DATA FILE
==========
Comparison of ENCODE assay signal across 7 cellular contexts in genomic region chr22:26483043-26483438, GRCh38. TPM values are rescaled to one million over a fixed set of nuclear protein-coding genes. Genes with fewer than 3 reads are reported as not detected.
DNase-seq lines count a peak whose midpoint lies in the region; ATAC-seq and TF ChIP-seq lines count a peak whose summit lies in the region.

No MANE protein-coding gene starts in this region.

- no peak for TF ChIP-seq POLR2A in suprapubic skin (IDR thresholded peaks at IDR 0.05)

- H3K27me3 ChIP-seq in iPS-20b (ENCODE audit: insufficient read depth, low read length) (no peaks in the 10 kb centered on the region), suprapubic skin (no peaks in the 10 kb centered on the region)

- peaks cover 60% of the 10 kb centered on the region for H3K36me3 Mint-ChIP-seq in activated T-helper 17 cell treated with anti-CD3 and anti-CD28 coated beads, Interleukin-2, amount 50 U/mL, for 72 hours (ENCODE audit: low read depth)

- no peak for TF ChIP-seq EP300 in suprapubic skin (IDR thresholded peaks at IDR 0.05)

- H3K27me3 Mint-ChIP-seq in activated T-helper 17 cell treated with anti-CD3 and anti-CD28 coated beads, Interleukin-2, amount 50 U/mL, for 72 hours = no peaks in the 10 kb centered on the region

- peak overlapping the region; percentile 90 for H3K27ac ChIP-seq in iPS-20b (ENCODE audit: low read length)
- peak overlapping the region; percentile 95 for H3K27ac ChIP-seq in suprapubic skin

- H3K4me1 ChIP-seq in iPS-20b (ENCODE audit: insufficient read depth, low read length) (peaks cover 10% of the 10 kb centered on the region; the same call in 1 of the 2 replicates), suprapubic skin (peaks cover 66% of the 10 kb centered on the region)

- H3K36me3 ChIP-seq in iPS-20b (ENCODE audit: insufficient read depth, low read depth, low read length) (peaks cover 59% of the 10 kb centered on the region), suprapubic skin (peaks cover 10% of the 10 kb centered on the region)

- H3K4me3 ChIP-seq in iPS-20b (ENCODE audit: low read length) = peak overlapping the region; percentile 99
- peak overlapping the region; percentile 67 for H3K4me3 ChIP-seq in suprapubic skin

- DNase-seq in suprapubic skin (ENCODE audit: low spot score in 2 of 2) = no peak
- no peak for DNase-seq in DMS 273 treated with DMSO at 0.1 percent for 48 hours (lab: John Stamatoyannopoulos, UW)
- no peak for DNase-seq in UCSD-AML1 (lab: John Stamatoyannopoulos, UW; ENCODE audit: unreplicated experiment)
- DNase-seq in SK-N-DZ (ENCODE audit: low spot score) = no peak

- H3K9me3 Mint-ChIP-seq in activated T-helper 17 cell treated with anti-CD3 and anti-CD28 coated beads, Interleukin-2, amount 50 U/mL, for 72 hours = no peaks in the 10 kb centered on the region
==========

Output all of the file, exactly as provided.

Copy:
Comparison of ENCODE assay signal across 7 cellular contexts in genomic region chr22:26483043-26483438, GRCh38. TPM values are rescaled to one million over a fixed set of nuclear protein-coding genes. Genes with fewer than 3 reads are reported as not detected.
DNase-seq lines count a peak whose midpoint lies in the region; ATAC-seq and TF ChIP-seq lines count a peak whose summit lies in the region.

No MANE protein-coding gene starts in this region.

- no peak for TF ChIP-seq POLR2A in suprapubic skin (IDR thresholded peaks at IDR 0.05)

- H3K27me3 ChIP-seq in iPS-20b (ENCODE audit: insufficient read depth, low read length) (no peaks in the 10 kb centered on the region), suprapubic skin (no peaks in the 10 kb centered on the region)

- peaks cover 60% of the 10 kb centered on the region for H3K36me3 Mint-ChIP-seq in activated T-helper 17 cell treated with anti-CD3 and anti-CD28 coated beads, Interleukin-2, amount 50 U/mL, for 72 hours (ENCODE audit: low read depth)

- no peak for TF ChIP-seq EP300 in suprapubic skin (IDR thresholded peaks at IDR 0.05)

- H3K27me3 Mint-ChIP-seq in activated T-helper 17 cell treated with anti-CD3 and anti-CD28 coated beads, Interleukin-2, amount 50 U/mL, for 72 hours = no peaks in the 10 kb centered on the region

- peak overlapping the region; percentile 90 for H3K27ac ChIP-seq in iPS-20b (ENCODE audit: low read length)
- peak overlapping the region; percentile 95 for H3K27ac ChIP-seq in suprapubic skin

- H3K4me1 ChIP-seq in iPS-20b (ENCODE audit: insufficient read depth, low read length) (peaks cover 10% of the 10 kb centered on the region; the same call in 1 of the 2 replicates), suprapubic skin (peaks cover 66% of the 10 kb centered on the region)

- H3K36me3 ChIP-seq in iPS-20b (ENCODE audit: insufficient read depth, low read depth, low read length) (peaks cover 59% of the 10 kb centered on the region), suprapubic skin (peaks cover 10% of the 10 kb centered on the region)

- H3K4me3 ChIP-seq in iPS-20b (ENCODE audit: low read length) = peak overlapping the region; percentile 99
- peak overlapping the region; percentile 67 for H3K4me3 ChIP-seq in suprapubic skin

- DNase-seq in suprapubic skin (ENCODE audit: low spot score in 2 of 2) = no peak
- no peak for DNase-seq in DMS 273 treated with DMSO at 0.1 percent for 48 hours (lab: John Stamatoyannopoulos, UW)
- no peak for DNase-seq in UCSD-AML1 (lab: John Stamatoyannopoulos, UW; ENCODE audit: unreplicated experiment)
- DNase-seq in SK-N-DZ (ENCODE audit: low spot score) = no peak

- H3K9me3 Mint-ChIP-seq in activated T-helper 17 cell treated with anti-CD3 and anti-CD28 coated beads, Interleukin-2, amount 50 U/mL, for 72 hours = no peaks in the 10 kb centered on the region